News / Asia

    Chinese Blogger Who Exposed Sex Scandal Faces Police Pressure

    Lei Zhengfu was fired after a tape showing him having sex with an 18-year old mistress was circulated online. Lei Zhengfu was fired after a tape showing him having sex with an 18-year old mistress was circulated online.
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    Lei Zhengfu was fired after a tape showing him having sex with an 18-year old mistress was circulated online.
    Lei Zhengfu was fired after a tape showing him having sex with an 18-year old mistress was circulated online.
    A Beijing blogger once praised by Chinese authorities for exposing a sex scandal involving a Chongqing city official is now facing pressure from them to stop his independent anti-corruption campaign. 
     
    Chinese police questioned Zhu Ruifeng for six hours at a Beijing police station on Monday as part of an investigation into the scandal that he revealed on November 20, when he published images of a sex tape featuring Chongqing district party chief Lei Zhengfu.  At the time, Zhu also claimed to have other sex tapes incriminating officials in the central Chinese city. 
     
    Police get tough
     
    Writing on his blog after Monday's questioning, Zhu said the interrogators wanted him to hand over the videos and reveal the identity of the Chongqing official who provided them to him.  Zhu said he refused to betray his source.  He also wrote that he would rather go to prison than commit such an act. 
     
    A lawyer for Zhu who attended the questioning told Western news agencies that the officers threatened to charge the blogger with concealing evidence.  Zhu also said he agreed to appear at the police station only after several officers came to his home late Sunday and demanded that he face questioning.  He said some of the police appeared to be from Chongqing. 
     
    Blogger's former praise
     
    Zhu's treatment represents a marked contrast from two months ago, when the state-run China Daily newspaper welcomed what it called the "prowess" of Zhu and other activists who use the Internet as a "tool against abusive officials."  Zhu's images of Lei Zhengfu having sex with a teenage mistress went viral on Chinese social media sites and prompted authorities to fire the Chongqing official within days.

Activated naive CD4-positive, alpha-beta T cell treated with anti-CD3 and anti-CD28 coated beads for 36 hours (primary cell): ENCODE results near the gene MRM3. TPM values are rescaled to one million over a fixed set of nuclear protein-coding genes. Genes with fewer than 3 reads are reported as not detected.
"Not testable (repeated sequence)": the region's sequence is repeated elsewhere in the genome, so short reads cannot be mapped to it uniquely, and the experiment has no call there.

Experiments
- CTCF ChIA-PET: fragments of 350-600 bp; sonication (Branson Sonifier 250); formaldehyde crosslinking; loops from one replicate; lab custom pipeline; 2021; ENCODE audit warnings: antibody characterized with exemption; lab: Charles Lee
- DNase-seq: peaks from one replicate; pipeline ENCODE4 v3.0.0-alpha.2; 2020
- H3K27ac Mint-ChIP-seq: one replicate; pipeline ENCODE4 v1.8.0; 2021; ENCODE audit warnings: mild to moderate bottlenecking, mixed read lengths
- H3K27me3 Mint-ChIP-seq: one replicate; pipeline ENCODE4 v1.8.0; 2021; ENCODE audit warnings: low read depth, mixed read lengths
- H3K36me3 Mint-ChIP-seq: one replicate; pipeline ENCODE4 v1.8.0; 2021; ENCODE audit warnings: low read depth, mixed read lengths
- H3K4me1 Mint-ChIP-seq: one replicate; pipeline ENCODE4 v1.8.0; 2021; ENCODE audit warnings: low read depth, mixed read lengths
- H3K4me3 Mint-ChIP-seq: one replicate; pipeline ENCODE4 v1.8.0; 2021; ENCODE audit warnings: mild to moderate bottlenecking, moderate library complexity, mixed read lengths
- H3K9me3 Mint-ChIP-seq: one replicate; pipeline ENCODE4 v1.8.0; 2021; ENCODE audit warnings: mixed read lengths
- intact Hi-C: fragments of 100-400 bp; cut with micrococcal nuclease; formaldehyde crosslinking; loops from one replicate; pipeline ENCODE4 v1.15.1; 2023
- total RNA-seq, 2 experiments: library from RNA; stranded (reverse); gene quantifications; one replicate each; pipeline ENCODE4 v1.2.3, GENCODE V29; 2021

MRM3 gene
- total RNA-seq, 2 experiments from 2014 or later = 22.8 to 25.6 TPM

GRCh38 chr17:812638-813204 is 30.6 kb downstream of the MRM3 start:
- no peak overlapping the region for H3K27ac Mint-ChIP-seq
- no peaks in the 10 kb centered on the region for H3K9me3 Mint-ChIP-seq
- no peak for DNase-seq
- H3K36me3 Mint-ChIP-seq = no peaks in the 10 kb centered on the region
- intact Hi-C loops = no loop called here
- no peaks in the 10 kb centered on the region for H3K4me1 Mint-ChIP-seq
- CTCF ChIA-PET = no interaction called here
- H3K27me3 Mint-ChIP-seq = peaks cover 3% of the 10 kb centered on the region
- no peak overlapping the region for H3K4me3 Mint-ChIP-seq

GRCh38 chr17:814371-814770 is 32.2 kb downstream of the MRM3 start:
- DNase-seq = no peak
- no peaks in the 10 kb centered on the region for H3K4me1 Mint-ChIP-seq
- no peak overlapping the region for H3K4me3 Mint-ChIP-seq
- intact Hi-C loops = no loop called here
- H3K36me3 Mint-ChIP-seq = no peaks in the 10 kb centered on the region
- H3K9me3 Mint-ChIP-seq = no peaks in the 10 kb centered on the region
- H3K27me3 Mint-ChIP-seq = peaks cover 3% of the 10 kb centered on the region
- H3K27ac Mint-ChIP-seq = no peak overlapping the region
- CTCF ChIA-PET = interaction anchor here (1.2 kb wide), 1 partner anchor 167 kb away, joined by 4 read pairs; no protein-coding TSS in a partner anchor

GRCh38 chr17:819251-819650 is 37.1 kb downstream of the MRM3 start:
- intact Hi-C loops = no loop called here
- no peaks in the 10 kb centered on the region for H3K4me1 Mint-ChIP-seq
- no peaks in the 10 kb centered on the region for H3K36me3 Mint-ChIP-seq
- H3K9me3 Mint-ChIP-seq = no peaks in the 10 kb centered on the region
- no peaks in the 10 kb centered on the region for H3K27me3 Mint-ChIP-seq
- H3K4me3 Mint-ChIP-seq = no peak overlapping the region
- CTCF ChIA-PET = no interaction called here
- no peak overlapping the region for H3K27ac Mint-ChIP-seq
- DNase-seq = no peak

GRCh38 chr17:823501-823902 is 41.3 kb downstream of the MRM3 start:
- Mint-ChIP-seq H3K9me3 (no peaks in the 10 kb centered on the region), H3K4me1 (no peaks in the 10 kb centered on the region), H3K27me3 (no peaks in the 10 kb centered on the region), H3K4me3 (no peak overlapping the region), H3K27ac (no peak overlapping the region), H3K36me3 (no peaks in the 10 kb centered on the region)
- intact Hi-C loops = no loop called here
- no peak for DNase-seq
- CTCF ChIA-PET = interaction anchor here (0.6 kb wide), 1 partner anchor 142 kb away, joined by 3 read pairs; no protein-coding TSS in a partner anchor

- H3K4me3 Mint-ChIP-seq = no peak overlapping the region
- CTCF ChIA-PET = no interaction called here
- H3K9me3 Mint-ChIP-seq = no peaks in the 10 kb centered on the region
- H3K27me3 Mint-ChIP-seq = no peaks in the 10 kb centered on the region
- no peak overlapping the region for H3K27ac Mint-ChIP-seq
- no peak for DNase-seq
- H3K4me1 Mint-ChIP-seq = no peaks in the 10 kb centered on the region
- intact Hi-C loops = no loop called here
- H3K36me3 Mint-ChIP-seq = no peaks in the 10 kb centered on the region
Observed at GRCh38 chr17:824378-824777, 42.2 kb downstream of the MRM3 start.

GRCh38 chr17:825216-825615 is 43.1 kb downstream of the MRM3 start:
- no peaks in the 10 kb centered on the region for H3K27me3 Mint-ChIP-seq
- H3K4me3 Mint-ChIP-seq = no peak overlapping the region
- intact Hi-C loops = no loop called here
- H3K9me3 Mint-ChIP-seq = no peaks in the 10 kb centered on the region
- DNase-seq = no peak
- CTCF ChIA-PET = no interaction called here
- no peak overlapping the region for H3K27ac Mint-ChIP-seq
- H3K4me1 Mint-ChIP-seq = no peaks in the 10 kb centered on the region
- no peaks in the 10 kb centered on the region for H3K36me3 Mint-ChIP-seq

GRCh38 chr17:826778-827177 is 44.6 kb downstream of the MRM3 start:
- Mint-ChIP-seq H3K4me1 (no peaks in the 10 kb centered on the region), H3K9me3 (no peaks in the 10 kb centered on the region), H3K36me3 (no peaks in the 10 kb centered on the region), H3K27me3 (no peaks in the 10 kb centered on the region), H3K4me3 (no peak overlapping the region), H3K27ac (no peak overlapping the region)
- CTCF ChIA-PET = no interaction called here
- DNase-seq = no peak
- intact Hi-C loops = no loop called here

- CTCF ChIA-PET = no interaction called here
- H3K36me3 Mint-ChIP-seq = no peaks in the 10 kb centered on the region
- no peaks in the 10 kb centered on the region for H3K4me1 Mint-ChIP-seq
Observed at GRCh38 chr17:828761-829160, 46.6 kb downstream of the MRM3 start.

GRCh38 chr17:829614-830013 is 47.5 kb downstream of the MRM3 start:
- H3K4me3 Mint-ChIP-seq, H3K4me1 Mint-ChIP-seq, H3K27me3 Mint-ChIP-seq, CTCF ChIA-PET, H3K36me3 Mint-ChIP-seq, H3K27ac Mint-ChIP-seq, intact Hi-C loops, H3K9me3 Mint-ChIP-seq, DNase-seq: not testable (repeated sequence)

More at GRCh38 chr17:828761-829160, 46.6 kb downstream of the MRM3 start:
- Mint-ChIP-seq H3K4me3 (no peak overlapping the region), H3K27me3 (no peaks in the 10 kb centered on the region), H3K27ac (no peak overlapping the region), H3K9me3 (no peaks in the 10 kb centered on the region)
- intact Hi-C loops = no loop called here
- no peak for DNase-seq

Speaking in late November, the blogger said Beijing police had called him to express concern for his well-being and offered to protect him from perceived intimidation by Chongqing authorities. 
     
    A major development in the case last week may explain Zhu's new predicament. 
     
    Scandal widens
     
    In reports Thursday, Chinese state media said authorities had identified and fired 10 more Chongqing officials who appeared in sex tapes related to the Lei Zhengfu affair.  Zhu has not released any images of those tapes himself.  The firings exposed illicit behavior by other local party leaders and managers of state-owned enterprises. 
     
    Chinese state media said the 11 Chongqing officials were entrapped by a construction company which hired women to seduce the men and secretly record the encounters several years ago.  The reports said the developer used the tapes for a criminal extortion racket that pressured the officials into granting construction contracts. 
     
    Recent revelations of corruption and excess by the party elite in Chongqing and elsewhere have repulsed many Chinese and embarrassed Beijing's new leaders, who have repeatedly vowed to deal with the problem, seeing it as a threat to Communist rule.  The widening of the Chongqing scandal to include 11 officials appears to have pressured authorities into pursuing damage control. 
     
    Digital rights advocates say China also is reluctant to let activists such as Zhu pursue anti-corruption campaigns that undermine public confidence in senior officials. 
     
    Yibing Feng of VOA's Mandarin Service contributed to this report. 

    Michael Lipin

    Michael covers international news for VOA on the web, radio and TV, specializing in the Middle East and East Asia Pacific. Follow him on Twitter @Michael_Lipin

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